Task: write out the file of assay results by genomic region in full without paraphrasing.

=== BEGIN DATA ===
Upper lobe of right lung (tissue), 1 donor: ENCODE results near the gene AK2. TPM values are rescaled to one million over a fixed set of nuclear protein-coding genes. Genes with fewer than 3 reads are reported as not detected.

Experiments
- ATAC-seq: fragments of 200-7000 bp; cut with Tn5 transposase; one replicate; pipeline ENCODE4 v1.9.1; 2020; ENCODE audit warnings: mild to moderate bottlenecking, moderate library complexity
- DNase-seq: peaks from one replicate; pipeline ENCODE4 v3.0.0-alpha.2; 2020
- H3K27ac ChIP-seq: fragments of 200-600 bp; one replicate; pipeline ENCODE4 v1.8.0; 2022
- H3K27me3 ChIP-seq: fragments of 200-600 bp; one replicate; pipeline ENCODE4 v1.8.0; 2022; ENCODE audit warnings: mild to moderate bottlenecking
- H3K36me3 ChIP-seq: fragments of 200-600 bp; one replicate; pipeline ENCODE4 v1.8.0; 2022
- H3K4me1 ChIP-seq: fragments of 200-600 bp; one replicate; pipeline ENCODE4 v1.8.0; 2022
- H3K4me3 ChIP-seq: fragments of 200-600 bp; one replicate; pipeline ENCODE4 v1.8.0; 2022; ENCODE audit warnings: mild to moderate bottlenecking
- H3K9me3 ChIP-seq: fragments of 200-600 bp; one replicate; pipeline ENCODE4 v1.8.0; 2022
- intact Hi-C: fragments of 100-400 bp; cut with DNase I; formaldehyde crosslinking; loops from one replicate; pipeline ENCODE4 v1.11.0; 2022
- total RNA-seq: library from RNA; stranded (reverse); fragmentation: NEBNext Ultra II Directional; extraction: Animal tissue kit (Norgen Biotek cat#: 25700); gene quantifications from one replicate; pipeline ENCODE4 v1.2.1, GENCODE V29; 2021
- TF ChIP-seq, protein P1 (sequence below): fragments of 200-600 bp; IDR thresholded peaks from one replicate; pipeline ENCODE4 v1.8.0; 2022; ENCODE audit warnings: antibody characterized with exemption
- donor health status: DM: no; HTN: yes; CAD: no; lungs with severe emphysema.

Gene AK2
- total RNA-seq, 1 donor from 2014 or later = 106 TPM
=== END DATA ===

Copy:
Upper lobe of right lung (tissue), 1 donor: ENCODE results near the gene AK2. TPM values are rescaled to one million over a fixed set of nuclear protein-coding genes. Genes with fewer than 3 reads are reported as not detected.

Experiments
- ATAC-seq: fragments of 200-7000 bp; cut with Tn5 transposase; one replicate; pipeline ENCODE4 v1.9.1; 2020; ENCODE audit warnings: mild to moderate bottlenecking, moderate library complexity
- DNase-seq: peaks from one replicate; pipeline ENCODE4 v3.0.0-alpha.2; 2020
- H3K27ac ChIP-seq: fragments of 200-600 bp; one replicate; pipeline ENCODE4 v1.8.0; 2022
- H3K27me3 ChIP-seq: fragments of 200-600 bp; one replicate; pipeline ENCODE4 v1.8.0; 2022; ENCODE audit warnings: mild to moderate bottlenecking
- H3K36me3 ChIP-seq: fragments of 200-600 bp; one replicate; pipeline ENCODE4 v1.8.0; 2022
- H3K4me1 ChIP-seq: fragments of 200-600 bp; one replicate; pipeline ENCODE4 v1.8.0; 2022
- H3K4me3 ChIP-seq: fragments of 200-600 bp; one replicate; pipeline ENCODE4 v1.8.0; 2022; ENCODE audit warnings: mild to moderate bottlenecking
- H3K9me3 ChIP-seq: fragments of 200-600 bp; one replicate; pipeline ENCODE4 v1.8.0; 2022
- intact Hi-C: fragments of 100-400 bp; cut with DNase I; formaldehyde crosslinking; loops from one replicate; pipeline ENCODE4 v1.11.0; 2022
- total RNA-seq: library from RNA; stranded (reverse); fragmentation: NEBNext Ultra II Directional; extraction: Animal tissue kit (Norgen Biotek cat#: 25700); gene quantifications from one replicate; pipeline ENCODE4 v1.2.1, GENCODE V29; 2021
- TF ChIP-seq, protein P1 (sequence below): fragments of 200-600 bp; IDR thresholded peaks from one replicate; pipeline ENCODE4 v1.8.0; 2022; ENCODE audit warnings: antibody characterized with exemption
- donor health status: DM: no; HTN: yes; CAD: no; lungs with severe emphysema.

Gene AK2
- total RNA-seq, 1 donor from 2014 or later = 106 TPM